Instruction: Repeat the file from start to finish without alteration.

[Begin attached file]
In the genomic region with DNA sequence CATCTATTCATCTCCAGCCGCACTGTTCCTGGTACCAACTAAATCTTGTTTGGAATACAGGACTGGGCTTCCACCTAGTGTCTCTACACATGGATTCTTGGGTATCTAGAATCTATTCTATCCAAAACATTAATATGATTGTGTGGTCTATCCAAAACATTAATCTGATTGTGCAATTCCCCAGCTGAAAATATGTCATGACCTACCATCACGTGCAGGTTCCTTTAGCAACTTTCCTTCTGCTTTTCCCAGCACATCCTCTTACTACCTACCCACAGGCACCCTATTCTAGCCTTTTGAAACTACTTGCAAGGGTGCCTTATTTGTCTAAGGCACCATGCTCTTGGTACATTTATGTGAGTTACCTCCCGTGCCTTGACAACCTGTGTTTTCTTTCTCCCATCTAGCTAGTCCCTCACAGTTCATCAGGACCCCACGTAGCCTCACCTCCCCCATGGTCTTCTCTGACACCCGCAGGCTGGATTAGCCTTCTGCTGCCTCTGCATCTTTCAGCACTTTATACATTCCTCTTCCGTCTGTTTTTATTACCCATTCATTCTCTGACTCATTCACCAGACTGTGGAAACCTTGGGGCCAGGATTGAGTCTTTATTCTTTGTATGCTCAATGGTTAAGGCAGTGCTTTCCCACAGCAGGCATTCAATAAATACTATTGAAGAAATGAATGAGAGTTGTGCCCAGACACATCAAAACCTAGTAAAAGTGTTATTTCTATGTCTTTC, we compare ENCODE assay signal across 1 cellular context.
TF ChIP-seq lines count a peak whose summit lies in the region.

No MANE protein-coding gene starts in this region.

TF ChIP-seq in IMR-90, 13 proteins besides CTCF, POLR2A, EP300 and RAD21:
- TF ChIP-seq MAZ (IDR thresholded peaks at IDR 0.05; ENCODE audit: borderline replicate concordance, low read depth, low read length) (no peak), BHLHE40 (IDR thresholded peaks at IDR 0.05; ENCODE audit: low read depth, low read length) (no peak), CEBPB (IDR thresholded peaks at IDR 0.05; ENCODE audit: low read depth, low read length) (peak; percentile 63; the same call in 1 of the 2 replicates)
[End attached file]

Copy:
In the genomic region with DNA sequence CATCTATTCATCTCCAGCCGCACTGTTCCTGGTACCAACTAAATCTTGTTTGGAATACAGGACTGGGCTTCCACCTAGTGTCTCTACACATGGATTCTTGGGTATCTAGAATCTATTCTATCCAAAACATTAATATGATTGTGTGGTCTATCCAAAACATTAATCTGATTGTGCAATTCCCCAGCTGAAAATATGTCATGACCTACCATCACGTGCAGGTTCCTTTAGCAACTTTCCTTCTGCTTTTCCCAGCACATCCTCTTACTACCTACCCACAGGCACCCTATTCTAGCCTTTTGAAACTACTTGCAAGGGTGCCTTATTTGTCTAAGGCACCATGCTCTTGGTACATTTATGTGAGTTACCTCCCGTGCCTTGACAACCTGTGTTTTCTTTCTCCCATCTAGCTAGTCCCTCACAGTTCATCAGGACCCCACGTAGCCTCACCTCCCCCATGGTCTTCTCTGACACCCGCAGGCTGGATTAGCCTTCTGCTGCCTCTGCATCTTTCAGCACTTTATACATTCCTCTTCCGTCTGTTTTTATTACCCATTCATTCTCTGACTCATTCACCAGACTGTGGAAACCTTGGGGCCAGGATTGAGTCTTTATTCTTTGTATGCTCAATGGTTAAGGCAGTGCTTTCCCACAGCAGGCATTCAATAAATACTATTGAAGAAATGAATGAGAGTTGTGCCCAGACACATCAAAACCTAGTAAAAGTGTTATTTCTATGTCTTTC, we compare ENCODE assay signal across 1 cellular context.
TF ChIP-seq lines count a peak whose summit lies in the region.

No MANE protein-coding gene starts in this region.

TF ChIP-seq in IMR-90, 13 proteins besides CTCF, POLR2A, EP300 and RAD21:
- TF ChIP-seq MAZ (IDR thresholded peaks at IDR 0.05; ENCODE audit: borderline replicate concordance, low read depth, low read length) (no peak), BHLHE40 (IDR thresholded peaks at IDR 0.05; ENCODE audit: low read depth, low read length) (no peak), CEBPB (IDR thresholded peaks at IDR 0.05; ENCODE audit: low read depth, low read length) (peak; percentile 63; the same call in 1 of the 2 replicates)